The best destinations are often the ones that hide in the shadows of noisy neighbours…
Beinn Bhan and Sgurr a’ Chaorachain
An alternative to: Torridon
While the ancient and venerable hills of Torridon attract the crowds, relatively few hillwalkers venture onto the hills that lie south of Glen Torridon; hills that share the same geological antiquity. Here lie some of the finest Corbetts in the country. Take for example, Beinn Damh, or Sgurr Dubh and Sgorr nan Lochan Uaine – three hills of immense character – or travel further west towards Applecross where the landscape is dominated by two wonderfully rugged and corrie sculpted hills: Beinn Bhan and Sgurr a’ Chaorachain.
While Sgurr a’ Chaorachain can be climbed in about 20 minutes from the summit of the Bealach na Ba road between Kishorn and Applecross village, the hill is probably best known for its majestic rock climb, the Cioch Nose, first climbed by Tom Patey and Chris Bonington in 1961. The route is probably the finest V.Diff in the country. Neighbouring Beinn Bhan (896m/2939ft) is a different kettle of fish. Writing in the Scottish Mountaineering Club Journal in 1892, author Lional W Hinxman described it as having “every attribute of hell except its warmth”. In wintry conditions Beinn Bhan can display a savage imagery, made no less dramatic by the vertiginous slopes of no fewer than six impressive corries that have been bitten out of its east-facing slopes. The hill forms the most eastern and highest part of an elevated plateau of Torridonian sandstone that occupies much of the south-eastern area of Applecross.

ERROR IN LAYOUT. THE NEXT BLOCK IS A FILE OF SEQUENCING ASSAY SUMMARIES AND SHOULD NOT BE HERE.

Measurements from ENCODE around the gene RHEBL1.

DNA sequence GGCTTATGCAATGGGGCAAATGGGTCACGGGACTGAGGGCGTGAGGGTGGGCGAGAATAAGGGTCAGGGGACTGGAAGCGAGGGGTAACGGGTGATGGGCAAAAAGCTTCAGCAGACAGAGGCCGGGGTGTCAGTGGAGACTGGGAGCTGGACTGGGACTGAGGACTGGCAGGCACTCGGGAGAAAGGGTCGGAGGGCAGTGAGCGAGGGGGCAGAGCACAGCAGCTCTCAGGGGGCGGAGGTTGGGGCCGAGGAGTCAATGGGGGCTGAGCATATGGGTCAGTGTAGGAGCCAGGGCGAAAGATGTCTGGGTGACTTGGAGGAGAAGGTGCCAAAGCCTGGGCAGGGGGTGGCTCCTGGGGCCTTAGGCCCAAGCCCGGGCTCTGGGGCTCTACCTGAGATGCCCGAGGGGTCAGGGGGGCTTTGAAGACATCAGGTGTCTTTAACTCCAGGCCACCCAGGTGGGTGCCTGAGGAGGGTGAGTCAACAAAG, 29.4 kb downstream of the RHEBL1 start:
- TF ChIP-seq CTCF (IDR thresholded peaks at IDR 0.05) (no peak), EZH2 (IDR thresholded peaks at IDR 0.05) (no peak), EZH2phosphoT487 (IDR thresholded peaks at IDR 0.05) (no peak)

Tourist information: Applecross, 01520 722357
Maps: Ordnance Survey 1:50,000 Landranger sheet 24 (Raasay & Applecross,
Loch Torridon & Plockton); Ordnance Survey 1:25,000 Explorer sheet 428
(Kyle of Lochalsh, Plockton & Applecross)
Image by Cameron McNeish